The book begins in 1936, when Berlin is celebrating the Olympics, and Nikolai Hoffner has been summarily dismissed from the police because his grandmother was Jewish. On top of that, Georg, Nikolai's younger son, has disappeared while filming in a Spain on the brink of civil war. Naturally, Nikolai goes to Spain to find his son, and thereby hangs the tale.

There is movement across the Spanish landscape, and the war finally comes to a country torn apart by warring factions, with Nikolai and a female doctor caught up in everything. I don't want to tell any more of the plot, for that would be unfair to future readers of this fine book. Suffice it to say that the book shows love, longing, loneliness, heroism, and loss among other emotions. Read it for yourself and see what I mean; you won't be sorry.
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2 of 3 people found the following review helpful By K. Sozaeva VINE VOICE on March 29, 2011
Format: Hardcover Vine Customer Review of Free Product ( What's this? )
It is the dawning of the Third Reich and the eve of Hitler's Olympics when Nikolai Hoffner (first seen in "Rosa" and then again in "Shadow and Light") - half Jewish by blood - is "retired" by the Kriminalpolizei. He takes the opportunity to travel to Barcelona - where the "workers'" Olympics are being held in defiance of the Nazis - to try to find his youngest son, Georg, who has gone missing while there filming for the British Pathé Gazette. Hoffner follows Georg's trail, winding his way between the rebels (comprised of anarchists and Communists, mainly) and the fascists marching up into Spain from Morocco.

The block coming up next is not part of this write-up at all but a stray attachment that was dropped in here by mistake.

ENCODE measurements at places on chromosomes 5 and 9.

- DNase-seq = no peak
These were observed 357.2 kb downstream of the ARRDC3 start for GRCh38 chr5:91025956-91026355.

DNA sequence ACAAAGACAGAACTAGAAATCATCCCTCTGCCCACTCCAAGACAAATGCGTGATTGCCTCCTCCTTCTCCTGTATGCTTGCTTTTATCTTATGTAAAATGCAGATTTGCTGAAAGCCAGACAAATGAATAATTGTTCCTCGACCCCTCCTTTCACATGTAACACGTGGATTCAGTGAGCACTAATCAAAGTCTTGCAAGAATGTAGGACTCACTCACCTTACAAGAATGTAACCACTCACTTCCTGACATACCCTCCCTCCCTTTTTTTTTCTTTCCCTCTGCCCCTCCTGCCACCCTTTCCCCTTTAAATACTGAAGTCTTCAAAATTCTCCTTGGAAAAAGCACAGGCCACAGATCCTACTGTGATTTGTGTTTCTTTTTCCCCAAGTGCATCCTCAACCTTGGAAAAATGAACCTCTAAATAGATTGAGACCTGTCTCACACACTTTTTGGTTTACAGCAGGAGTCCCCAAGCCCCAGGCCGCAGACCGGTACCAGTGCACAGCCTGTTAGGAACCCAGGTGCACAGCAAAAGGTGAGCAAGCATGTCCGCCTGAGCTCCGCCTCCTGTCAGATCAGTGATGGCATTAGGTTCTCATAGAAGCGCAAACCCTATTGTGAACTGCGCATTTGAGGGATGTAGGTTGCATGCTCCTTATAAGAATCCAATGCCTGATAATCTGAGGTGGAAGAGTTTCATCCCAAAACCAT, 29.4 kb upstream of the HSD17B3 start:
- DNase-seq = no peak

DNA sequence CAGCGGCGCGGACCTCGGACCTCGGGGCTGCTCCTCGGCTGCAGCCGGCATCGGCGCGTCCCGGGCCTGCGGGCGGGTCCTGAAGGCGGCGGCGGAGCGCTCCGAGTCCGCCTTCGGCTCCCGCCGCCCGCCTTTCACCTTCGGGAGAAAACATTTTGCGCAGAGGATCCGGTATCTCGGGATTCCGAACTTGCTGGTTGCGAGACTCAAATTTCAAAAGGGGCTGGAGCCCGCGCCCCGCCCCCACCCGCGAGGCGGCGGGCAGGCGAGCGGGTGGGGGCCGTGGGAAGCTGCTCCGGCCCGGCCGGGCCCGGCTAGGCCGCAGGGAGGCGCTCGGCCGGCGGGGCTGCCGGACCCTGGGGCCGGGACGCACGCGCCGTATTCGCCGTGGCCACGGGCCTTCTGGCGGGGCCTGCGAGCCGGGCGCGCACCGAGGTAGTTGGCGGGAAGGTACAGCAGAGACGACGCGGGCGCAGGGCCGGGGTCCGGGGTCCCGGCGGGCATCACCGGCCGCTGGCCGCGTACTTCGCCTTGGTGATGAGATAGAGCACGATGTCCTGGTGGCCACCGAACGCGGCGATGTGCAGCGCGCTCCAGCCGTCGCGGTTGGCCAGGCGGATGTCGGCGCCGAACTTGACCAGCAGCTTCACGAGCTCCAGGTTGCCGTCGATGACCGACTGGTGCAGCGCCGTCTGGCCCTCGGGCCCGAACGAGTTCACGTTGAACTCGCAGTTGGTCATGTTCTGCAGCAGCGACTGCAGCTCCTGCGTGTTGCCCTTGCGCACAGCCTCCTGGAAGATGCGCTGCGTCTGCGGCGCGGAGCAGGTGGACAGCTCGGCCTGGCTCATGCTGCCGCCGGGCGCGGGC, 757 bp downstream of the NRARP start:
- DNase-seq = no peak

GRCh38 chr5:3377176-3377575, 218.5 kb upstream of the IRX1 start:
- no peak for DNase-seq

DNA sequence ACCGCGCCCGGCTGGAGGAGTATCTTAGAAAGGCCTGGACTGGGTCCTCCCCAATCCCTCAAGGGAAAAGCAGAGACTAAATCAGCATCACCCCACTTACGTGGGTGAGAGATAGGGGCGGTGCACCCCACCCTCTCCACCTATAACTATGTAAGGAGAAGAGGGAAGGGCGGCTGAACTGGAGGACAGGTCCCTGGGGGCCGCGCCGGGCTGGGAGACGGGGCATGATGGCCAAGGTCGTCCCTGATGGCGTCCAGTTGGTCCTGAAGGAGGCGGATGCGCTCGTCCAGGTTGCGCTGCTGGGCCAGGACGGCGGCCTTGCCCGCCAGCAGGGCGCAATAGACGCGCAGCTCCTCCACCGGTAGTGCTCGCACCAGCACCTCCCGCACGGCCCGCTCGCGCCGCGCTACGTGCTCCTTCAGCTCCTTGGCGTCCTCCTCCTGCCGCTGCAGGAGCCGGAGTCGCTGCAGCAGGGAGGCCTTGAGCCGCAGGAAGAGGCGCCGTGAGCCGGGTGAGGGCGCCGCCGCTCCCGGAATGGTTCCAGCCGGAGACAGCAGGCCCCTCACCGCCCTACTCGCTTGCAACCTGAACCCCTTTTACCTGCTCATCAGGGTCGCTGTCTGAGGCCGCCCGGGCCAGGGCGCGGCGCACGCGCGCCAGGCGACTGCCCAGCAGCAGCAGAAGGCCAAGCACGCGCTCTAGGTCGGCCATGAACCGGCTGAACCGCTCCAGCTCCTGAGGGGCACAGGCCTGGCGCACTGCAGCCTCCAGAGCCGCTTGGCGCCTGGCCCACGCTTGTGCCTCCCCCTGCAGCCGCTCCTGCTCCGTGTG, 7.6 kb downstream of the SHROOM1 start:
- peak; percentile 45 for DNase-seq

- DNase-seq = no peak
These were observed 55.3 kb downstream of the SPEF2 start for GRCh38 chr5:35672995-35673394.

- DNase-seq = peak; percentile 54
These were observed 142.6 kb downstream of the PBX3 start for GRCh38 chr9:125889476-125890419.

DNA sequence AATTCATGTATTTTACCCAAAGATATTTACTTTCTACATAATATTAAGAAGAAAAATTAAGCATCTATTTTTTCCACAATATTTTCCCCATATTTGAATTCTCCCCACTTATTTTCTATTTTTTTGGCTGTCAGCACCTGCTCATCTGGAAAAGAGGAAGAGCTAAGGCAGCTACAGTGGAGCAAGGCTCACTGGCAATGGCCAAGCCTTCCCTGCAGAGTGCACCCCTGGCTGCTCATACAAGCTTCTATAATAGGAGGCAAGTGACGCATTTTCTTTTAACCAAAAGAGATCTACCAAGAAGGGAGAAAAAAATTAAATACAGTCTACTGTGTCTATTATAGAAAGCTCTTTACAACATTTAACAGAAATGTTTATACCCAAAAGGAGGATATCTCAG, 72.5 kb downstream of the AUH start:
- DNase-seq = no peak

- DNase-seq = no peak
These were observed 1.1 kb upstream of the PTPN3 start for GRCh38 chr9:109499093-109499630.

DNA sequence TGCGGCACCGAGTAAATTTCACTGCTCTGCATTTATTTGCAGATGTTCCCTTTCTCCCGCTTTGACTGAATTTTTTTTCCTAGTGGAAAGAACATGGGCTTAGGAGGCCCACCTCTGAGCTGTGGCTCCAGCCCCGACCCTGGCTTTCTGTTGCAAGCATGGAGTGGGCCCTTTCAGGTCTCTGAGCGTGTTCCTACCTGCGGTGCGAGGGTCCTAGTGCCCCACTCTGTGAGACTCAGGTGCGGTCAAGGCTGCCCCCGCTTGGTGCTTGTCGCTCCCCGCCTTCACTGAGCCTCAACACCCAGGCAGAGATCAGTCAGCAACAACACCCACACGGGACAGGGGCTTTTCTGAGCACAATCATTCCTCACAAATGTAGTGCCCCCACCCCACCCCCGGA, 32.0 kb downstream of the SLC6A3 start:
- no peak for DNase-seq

The story breathes life into that era, giving the reader a glimpse into what it was like to live in Spain during that time - one of the two sides generally in control of an area and the efforts of the people living there to go about their lives and remain unmolested. There are also beautiful descriptions of the Spanish landscape. Overall this book is about the journey, the people, and frequently focuses on the mundane. It is beautifully written. If you enjoy historical thrillers/suspense novels, or historically-based fiction at all, you will probably enjoy this book.

CAUTION: VAGUE SPOILERS

If you want a happy ending, though, read something else. While it is not unremittingly sad, this is a historical novel about a period in history where there were few things about which to be happy, and, realistically, this book does not end on a truly happy note. This is (according to the author) the final book in his Hoffner trilogy, containing this and the two books I mention above. Despite the ... shall I call it darkness?? ... of the overall series (I believe it is frequently described as "noir"), I can recommend it whole-heartedly to those who enjoy a good read.